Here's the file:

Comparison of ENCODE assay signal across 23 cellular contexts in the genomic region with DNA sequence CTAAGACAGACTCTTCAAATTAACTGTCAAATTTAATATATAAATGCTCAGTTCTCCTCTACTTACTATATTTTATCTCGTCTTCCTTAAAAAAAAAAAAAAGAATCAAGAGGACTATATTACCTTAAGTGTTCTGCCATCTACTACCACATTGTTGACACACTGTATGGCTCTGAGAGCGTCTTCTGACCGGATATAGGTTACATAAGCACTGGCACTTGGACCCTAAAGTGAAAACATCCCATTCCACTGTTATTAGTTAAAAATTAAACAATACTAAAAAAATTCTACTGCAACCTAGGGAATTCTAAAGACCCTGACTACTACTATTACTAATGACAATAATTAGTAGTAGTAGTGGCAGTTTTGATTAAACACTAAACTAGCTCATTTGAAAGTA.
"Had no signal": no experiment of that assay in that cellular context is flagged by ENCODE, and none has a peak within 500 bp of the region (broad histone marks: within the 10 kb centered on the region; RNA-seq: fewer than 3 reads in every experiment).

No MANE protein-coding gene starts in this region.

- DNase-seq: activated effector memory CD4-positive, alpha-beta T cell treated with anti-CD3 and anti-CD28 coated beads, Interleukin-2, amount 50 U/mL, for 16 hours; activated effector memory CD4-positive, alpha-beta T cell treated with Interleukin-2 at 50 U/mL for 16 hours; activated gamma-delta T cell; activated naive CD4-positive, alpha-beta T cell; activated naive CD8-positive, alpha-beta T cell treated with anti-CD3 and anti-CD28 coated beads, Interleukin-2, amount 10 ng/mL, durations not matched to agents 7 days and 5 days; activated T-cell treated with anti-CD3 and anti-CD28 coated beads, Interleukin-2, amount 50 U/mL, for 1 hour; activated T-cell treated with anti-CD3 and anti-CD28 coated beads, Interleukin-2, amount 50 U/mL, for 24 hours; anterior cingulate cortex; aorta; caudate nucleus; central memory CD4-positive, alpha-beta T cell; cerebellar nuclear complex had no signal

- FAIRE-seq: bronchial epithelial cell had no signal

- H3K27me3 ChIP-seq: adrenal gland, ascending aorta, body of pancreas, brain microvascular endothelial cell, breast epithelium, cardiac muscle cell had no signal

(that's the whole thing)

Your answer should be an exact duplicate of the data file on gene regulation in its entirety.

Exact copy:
Comparison of ENCODE assay signal across 23 cellular contexts in the genomic region with DNA sequence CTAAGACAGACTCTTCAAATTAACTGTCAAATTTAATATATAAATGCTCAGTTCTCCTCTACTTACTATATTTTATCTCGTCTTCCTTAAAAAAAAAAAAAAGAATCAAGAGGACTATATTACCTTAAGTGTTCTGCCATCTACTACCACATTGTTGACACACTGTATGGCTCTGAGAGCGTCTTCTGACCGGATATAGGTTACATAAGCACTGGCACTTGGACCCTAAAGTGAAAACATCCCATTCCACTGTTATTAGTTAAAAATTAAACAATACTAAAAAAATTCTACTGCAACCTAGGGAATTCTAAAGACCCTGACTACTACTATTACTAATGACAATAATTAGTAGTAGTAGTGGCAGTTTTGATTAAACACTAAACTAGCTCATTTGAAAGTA.
"Had no signal": no experiment of that assay in that cellular context is flagged by ENCODE, and none has a peak within 500 bp of the region (broad histone marks: within the 10 kb centered on the region; RNA-seq: fewer than 3 reads in every experiment).

No MANE protein-coding gene starts in this region.

- DNase-seq: activated effector memory CD4-positive, alpha-beta T cell treated with anti-CD3 and anti-CD28 coated beads, Interleukin-2, amount 50 U/mL, for 16 hours; activated effector memory CD4-positive, alpha-beta T cell treated with Interleukin-2 at 50 U/mL for 16 hours; activated gamma-delta T cell; activated naive CD4-positive, alpha-beta T cell; activated naive CD8-positive, alpha-beta T cell treated with anti-CD3 and anti-CD28 coated beads, Interleukin-2, amount 10 ng/mL, durations not matched to agents 7 days and 5 days; activated T-cell treated with anti-CD3 and anti-CD28 coated beads, Interleukin-2, amount 50 U/mL, for 1 hour; activated T-cell treated with anti-CD3 and anti-CD28 coated beads, Interleukin-2, amount 50 U/mL, for 24 hours; anterior cingulate cortex; aorta; caudate nucleus; central memory CD4-positive, alpha-beta T cell; cerebellar nuclear complex had no signal

- FAIRE-seq: bronchial epithelial cell had no signal

- H3K27me3 ChIP-seq: adrenal gland, ascending aorta, body of pancreas, brain microvascular endothelial cell, breast epithelium, cardiac muscle cell had no signal